epar is a Java implementation of Zhang and Clark (2011)'s shift-reduce CCG parser.
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README.md

epar

epar is a Java implementation by Kilian Evang of Zhang and Clark (2011)'s shift-reduce CCG parser.

It differs in some details, such as using a hash kernel (Bohnet 2010) for weight lookup, but gives very similar evaluation results.

External dependencies

Before you run the experiment described below, you will need to get some external dependencies. Create a directory called ext and make sure it contains the following repositories as subdirectories (you may also symlink them):

  • supertagging, some software for producing the POS-tagged and supertagged inputs
  • candc, the C&C tools, for evaluation scripts
  • zpar, Yue Zhangs ZPar, for evaluation scripts

Follow the instructions in the supertagging README file for producing the needed POS-tagged and supertagged data.

The C&C tools need to be compiled, this can be done by running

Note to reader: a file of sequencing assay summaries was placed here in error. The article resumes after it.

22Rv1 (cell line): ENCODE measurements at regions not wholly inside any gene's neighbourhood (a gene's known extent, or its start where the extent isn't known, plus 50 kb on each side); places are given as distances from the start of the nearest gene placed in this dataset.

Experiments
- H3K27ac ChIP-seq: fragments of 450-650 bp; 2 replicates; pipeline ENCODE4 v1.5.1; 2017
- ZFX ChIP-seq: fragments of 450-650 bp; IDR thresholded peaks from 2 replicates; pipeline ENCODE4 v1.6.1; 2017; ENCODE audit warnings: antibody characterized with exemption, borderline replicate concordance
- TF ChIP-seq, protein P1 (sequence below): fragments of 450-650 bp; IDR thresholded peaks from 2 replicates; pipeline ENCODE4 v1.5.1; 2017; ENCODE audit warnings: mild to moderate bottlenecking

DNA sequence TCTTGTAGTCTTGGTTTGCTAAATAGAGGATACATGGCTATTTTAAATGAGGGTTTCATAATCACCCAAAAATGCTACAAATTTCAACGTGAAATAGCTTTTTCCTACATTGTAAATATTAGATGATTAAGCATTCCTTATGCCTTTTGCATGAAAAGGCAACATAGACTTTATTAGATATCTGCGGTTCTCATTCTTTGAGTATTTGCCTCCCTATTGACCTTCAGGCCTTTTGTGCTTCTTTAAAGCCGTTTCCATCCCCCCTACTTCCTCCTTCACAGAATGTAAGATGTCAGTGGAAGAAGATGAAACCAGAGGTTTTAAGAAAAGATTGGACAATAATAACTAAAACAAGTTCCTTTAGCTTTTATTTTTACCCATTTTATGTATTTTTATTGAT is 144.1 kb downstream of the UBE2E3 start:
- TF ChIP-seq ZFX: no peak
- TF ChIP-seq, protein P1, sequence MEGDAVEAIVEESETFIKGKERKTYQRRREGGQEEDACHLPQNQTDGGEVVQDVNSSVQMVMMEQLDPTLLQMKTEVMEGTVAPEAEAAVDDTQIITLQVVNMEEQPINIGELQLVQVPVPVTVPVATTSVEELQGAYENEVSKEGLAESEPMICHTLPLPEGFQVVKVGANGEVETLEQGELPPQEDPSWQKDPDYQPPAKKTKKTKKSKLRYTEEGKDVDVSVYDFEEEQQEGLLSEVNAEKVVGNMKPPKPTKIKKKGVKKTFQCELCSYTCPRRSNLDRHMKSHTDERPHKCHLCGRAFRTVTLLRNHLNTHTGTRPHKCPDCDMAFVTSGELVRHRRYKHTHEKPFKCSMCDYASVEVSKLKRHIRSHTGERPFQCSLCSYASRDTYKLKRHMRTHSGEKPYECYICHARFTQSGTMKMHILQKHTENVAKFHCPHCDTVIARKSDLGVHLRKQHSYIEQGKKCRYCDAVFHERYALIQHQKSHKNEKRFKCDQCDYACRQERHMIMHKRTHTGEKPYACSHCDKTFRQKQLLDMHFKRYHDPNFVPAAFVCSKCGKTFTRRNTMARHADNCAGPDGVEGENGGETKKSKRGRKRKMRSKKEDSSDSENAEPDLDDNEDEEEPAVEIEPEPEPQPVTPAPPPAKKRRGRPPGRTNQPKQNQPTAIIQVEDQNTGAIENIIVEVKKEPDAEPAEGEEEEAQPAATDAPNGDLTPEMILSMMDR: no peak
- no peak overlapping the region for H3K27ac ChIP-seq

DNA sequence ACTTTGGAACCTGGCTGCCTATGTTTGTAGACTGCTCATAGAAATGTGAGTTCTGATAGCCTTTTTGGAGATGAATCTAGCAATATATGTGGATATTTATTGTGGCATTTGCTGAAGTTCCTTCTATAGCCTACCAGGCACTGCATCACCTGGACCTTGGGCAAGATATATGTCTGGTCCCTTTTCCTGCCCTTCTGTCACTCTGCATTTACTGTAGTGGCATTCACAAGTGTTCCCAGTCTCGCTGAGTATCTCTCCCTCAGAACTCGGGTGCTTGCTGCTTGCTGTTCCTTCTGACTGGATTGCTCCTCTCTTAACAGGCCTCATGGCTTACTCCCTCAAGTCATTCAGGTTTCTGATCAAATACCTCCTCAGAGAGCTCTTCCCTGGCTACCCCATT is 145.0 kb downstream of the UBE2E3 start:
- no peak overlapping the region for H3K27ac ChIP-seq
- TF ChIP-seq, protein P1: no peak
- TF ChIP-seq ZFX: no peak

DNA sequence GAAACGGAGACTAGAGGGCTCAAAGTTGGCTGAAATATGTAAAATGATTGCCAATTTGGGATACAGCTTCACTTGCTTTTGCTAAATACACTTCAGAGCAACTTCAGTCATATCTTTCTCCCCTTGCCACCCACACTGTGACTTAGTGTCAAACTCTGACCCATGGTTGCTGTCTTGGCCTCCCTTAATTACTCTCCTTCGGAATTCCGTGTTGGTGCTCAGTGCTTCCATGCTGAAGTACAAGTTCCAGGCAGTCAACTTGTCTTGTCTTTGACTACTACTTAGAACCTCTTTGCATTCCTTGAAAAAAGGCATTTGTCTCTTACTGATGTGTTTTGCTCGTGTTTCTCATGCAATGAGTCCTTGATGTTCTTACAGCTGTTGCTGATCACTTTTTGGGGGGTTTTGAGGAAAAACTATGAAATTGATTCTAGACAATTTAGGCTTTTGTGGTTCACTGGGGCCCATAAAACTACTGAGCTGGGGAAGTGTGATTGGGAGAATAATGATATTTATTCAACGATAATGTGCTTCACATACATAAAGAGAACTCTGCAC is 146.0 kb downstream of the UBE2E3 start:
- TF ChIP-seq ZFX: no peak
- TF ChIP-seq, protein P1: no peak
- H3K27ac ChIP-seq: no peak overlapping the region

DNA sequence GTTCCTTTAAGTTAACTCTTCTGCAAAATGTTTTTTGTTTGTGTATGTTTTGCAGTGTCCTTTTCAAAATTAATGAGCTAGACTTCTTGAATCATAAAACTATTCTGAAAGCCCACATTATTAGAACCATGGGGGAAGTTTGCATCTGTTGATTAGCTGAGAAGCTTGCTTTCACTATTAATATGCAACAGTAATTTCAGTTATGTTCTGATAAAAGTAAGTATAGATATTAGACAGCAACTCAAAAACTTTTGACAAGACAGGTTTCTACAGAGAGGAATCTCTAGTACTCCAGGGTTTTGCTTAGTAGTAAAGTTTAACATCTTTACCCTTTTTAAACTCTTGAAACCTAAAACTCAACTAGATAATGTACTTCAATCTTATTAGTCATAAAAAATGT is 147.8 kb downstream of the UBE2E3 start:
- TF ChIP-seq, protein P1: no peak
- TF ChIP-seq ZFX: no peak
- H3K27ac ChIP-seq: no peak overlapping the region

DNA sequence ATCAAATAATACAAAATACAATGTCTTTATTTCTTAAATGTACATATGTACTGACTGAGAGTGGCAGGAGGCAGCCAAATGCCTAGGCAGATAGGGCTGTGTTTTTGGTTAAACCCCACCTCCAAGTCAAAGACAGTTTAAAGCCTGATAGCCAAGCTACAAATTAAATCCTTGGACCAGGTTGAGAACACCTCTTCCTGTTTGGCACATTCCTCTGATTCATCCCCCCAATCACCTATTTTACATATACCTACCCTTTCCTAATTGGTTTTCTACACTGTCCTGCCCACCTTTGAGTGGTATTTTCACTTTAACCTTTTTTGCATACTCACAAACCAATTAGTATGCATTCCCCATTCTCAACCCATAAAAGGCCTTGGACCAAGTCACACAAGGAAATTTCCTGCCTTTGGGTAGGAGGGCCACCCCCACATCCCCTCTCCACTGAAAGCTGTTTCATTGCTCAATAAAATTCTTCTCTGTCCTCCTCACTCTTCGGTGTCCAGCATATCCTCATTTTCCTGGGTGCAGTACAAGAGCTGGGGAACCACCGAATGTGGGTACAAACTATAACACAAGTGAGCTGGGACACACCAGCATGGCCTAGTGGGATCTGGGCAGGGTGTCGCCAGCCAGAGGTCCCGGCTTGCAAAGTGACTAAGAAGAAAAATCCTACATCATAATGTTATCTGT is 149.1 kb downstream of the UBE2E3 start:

make all bin/generate

from the candc directory.

To follow the steps below, you will also need:

Make sure ant, java and produce are on your PATH.

Compiling

To compile epar, run:

ant

Training the parser model

To train the parser on the CCGbank sections 02-21 for 10 iterations, run:

produce output/wsj/train.model10

Parsing the development test corpus

To parse the development test corpus with the above model, run:

produce output/wsj/dev.trees10

Evaluation

For dependency evaluation:

produce output/wsj/dev.depeval10

For PARSEVAL evaluation:

produce output/wsj/dev.eval10

Bug reports

Bug reports are very welcome, preferably as GitHub issues.

Literature

Bernd Bohnet (2010): Very High Accuracy and Fast Dependency Parsing Is Not a Contradiction. In Proceedings of the 23rd International Conference on Computational Linguistics, pages 89–97. Association for Computational Linguistics.

Yue Zhang and Stephen Clark (2011): Shift-reduce CCG Parsing. In Proceedings of the 49th Annual Meeting of the Association for Computational Linguistics: Human Language Technologies – Volume 1, pages 683–692. Association for Computational Linguistics.